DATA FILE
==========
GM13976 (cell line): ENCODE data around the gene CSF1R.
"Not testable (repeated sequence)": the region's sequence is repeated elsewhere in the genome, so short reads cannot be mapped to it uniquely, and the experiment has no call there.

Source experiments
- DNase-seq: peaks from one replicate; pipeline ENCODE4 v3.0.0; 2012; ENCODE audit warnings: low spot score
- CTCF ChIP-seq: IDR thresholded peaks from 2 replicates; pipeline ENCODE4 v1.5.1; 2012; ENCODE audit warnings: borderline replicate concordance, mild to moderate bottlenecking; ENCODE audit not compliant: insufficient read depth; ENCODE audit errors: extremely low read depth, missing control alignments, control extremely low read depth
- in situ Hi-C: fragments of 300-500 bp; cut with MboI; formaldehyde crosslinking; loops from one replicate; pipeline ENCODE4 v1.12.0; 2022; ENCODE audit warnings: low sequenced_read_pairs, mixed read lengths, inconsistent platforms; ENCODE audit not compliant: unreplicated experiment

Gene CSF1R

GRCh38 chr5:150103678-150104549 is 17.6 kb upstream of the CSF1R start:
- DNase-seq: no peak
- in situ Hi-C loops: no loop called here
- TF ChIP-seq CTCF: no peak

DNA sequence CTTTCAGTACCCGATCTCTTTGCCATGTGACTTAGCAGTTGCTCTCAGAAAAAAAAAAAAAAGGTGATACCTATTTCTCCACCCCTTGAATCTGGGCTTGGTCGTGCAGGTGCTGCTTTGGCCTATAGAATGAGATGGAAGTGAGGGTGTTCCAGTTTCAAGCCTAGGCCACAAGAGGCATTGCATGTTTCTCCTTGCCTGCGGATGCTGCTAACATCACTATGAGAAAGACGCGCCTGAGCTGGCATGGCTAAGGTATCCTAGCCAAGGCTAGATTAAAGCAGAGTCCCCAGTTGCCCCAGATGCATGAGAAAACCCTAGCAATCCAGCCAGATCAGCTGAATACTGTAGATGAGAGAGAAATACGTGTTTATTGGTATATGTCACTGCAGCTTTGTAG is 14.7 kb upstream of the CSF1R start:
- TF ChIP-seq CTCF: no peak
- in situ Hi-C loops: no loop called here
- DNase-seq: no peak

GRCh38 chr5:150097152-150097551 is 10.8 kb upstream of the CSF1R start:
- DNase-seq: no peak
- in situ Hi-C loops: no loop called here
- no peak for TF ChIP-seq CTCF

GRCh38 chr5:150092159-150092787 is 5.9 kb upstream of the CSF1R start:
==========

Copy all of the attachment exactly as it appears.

GM13976 (cell line): ENCODE data around the gene CSF1R.
"Not testable (repeated sequence)": the region's sequence is repeated elsewhere in the genome, so short reads cannot be mapped to it uniquely, and the experiment has no call there.

Source experiments
- DNase-seq: peaks from one replicate; pipeline ENCODE4 v3.0.0; 2012; ENCODE audit warnings: low spot score
- CTCF ChIP-seq: IDR thresholded peaks from 2 replicates; pipeline ENCODE4 v1.5.1; 2012; ENCODE audit warnings: borderline replicate concordance, mild to moderate bottlenecking; ENCODE audit not compliant: insufficient read depth; ENCODE audit errors: extremely low read depth, missing control alignments, control extremely low read depth
- in situ Hi-C: fragments of 300-500 bp; cut with MboI; formaldehyde crosslinking; loops from one replicate; pipeline ENCODE4 v1.12.0; 2022; ENCODE audit warnings: low sequenced_read_pairs, mixed read lengths, inconsistent platforms; ENCODE audit not compliant: unreplicated experiment

Gene CSF1R

GRCh38 chr5:150103678-150104549 is 17.6 kb upstream of the CSF1R start:
- DNase-seq: no peak
- in situ Hi-C loops: no loop called here
- TF ChIP-seq CTCF: no peak

DNA sequence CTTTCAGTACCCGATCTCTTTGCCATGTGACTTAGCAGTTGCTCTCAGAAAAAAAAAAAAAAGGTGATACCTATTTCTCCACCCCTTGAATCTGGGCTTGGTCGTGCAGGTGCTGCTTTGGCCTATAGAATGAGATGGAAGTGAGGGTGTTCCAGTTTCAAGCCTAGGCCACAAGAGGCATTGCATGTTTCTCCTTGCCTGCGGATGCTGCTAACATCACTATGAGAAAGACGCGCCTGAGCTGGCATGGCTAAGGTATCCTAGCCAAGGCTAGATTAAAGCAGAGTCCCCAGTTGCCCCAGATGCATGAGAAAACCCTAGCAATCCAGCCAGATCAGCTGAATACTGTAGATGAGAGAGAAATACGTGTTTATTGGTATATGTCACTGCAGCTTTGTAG is 14.7 kb upstream of the CSF1R start:
- TF ChIP-seq CTCF: no peak
- in situ Hi-C loops: no loop called here
- DNase-seq: no peak

GRCh38 chr5:150097152-150097551 is 10.8 kb upstream of the CSF1R start:
- DNase-seq: no peak
- in situ Hi-C loops: no loop called here
- no peak for TF ChIP-seq CTCF

GRCh38 chr5:150092159-150092787 is 5.9 kb upstream of the CSF1R start: